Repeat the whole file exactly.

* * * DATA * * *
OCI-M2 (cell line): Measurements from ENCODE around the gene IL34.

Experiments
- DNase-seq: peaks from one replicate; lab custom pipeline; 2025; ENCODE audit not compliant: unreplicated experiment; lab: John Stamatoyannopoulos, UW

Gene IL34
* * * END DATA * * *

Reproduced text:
OCI-M2 (cell line): Measurements from ENCODE around the gene IL34.

Experiments
- DNase-seq: peaks from one replicate; lab custom pipeline; 2025; ENCODE audit not compliant: unreplicated experiment; lab: John Stamatoyannopoulos, UW

Gene IL34